The Taliban have rejected the Afghan-US security agreement from the outset, calling the presence of US forces in Afghanistan "the prime reason for instability", and threatened to continue armed resistance.
Their main condition for a ceasefire is the "full withdrawal" of foreign forces, which they consider an infringement of Afghan independence, and against Islam and Afghan culture.
According to a senior Taliban commander, the security agreement will endanger peace talks and diminish the possibility of any political settlement in Afghanistan.
The two countries that seem unhappy with this security pact are Iran and Pakistan - neighbours blamed for most of the interference in Afghanistan.
Iran has openly objected to both the pact and the presence of Western forces in Afghanistan, arguing that a foreign military presence will have a negative impact on Afghanistan as well as the region. Iran's main concerns are about possible interference by Western forces based in Afghanistan, and encirclement.
Although Pakistan has been seen as the main backer of the Afghan Taliban, Pakistani officials have generally blamed the presence of foreign forces in Afghanistan for rising militancy inside Pakistan.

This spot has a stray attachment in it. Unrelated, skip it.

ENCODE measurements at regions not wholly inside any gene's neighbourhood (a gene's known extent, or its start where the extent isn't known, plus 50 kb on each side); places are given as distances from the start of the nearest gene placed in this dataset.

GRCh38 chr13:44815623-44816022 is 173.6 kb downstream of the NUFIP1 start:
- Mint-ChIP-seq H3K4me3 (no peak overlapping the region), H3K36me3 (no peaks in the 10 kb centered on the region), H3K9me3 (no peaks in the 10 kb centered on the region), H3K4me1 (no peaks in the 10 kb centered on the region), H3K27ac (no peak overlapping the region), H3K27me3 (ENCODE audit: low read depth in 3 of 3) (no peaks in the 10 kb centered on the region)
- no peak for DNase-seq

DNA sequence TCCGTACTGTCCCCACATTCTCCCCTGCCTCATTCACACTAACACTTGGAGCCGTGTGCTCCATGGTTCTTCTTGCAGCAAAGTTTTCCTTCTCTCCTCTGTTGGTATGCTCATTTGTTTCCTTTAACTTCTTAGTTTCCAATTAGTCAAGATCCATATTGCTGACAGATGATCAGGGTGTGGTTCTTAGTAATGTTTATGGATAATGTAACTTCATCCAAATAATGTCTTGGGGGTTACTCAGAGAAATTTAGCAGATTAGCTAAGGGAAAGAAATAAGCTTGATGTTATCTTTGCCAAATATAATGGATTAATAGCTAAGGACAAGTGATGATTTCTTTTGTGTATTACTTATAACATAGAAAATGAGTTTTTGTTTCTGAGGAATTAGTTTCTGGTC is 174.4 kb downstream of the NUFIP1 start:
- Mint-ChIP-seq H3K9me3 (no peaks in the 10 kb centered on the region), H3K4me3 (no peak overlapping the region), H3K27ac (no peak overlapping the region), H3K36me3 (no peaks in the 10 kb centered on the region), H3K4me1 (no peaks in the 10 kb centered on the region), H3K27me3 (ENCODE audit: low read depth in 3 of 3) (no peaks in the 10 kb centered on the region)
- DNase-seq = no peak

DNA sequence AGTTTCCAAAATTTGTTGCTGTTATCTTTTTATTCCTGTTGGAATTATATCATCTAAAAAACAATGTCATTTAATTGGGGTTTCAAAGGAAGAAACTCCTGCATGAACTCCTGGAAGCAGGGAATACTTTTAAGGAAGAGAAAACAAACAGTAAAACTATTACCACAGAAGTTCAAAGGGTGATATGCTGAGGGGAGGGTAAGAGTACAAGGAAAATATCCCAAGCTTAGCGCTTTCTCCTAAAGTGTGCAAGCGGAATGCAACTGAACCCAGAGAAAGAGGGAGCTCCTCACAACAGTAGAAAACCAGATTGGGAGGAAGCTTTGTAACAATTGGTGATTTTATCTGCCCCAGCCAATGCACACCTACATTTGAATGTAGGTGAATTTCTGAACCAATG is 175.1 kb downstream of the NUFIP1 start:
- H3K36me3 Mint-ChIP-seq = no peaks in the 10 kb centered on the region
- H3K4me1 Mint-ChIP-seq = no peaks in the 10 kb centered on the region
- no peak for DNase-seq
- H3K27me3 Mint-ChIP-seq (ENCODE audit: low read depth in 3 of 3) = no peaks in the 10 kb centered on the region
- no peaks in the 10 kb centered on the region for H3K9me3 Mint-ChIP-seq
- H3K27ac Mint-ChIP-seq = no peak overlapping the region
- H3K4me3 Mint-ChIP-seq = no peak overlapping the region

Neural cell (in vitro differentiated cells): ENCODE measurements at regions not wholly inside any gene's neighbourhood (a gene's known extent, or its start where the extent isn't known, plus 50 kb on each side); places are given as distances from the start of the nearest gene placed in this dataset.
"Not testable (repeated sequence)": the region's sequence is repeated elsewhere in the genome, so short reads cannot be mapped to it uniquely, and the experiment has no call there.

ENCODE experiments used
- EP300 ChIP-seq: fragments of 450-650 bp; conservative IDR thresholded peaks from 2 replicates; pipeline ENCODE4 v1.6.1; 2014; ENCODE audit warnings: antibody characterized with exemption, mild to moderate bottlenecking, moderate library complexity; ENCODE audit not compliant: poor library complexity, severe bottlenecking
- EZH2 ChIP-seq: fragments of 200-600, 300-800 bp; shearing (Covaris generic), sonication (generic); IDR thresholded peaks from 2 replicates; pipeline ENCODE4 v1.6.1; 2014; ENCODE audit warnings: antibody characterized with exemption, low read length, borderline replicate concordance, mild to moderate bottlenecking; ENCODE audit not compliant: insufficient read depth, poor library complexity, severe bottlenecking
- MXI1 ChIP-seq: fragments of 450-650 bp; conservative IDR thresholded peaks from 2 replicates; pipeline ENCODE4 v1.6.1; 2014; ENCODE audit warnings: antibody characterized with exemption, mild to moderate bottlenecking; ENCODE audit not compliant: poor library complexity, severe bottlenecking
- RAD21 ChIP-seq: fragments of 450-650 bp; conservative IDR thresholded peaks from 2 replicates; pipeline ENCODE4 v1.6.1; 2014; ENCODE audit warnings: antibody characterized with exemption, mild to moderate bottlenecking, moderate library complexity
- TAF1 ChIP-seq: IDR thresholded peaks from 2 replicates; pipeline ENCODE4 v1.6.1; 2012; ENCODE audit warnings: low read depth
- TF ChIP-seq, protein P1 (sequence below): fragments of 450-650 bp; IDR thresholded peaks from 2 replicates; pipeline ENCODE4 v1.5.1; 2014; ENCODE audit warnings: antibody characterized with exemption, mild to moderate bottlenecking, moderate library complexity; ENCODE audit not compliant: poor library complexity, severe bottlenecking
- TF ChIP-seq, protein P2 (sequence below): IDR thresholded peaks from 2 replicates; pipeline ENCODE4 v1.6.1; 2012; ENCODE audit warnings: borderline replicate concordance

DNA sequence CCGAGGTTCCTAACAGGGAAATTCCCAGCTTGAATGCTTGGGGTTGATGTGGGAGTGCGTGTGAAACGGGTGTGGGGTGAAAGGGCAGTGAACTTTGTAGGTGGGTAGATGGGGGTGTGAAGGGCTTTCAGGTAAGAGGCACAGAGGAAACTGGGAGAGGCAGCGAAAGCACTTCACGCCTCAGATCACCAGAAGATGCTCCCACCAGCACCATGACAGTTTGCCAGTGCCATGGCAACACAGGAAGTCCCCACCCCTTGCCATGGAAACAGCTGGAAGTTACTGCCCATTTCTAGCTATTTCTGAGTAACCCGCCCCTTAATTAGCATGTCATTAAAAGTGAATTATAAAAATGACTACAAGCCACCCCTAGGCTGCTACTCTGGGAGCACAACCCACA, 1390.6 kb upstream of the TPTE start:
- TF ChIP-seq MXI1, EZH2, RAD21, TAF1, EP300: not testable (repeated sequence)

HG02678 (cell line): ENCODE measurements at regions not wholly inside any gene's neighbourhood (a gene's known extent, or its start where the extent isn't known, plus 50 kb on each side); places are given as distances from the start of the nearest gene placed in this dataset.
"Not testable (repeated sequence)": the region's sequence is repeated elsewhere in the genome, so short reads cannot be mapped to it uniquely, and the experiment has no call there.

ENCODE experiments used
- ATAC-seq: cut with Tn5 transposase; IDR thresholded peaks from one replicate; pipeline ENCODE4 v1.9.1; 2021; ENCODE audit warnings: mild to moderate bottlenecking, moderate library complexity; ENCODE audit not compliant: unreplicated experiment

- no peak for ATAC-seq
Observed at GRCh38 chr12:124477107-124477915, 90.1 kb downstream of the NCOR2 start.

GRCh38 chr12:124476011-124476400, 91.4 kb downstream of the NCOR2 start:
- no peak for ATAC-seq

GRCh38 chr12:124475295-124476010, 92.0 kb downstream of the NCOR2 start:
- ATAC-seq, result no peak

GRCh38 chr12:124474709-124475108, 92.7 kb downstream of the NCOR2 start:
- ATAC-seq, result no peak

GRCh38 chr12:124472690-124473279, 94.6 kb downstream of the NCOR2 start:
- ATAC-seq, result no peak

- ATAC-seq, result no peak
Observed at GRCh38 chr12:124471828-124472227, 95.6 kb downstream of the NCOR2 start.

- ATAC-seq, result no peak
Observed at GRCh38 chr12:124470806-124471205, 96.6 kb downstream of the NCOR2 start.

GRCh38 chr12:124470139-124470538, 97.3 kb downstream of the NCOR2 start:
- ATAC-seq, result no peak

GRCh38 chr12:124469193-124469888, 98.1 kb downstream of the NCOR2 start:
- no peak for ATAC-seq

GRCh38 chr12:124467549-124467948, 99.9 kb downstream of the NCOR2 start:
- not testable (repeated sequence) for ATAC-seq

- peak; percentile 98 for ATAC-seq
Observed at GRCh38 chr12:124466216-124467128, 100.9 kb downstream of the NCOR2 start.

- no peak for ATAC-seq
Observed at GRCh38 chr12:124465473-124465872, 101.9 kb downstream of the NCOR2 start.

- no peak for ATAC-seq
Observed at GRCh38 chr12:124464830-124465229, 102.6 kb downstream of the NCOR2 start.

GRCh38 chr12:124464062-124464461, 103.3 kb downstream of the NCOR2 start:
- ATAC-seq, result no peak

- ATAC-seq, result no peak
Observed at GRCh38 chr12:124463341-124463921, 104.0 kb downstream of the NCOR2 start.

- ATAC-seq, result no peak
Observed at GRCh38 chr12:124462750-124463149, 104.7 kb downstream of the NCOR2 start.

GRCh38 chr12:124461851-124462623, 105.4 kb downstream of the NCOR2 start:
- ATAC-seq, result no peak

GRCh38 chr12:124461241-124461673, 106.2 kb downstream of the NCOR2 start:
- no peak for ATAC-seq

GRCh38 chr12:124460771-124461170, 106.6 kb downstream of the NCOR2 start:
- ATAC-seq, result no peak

It has concerns about the activities of US forces in Afghanistan and the possible presence of foreign forces hostile to Pakistan. It thinks that the US drone attacks on Pakistani territory will continue as long as US forces are in Afghanistan.
Pakistan also fears that the stability brought to Afghanistan by the continued presence of US forces will further increase the influence of its arch rival, India. In addition, many in the Pakistani security establishment also view the US presence next door as a threat to their nuclear arsenal.
But all other neighbours and regional players in Afghanistan - China, India, Russia and the Central Asian countries as well as Turkey, Saudi Arabia and the United Arab Emirates - all of whom either face or fear Islamic militancy, seem to be in favour of this deal.
None of these countries apparently wants the permanent presence of US forces in the region. But they have accepted the short-term presence of US forces in Afghanistan as a "lesser evil", hoping it will work as a stabilising force that could keep militancy confined within Afghan borders.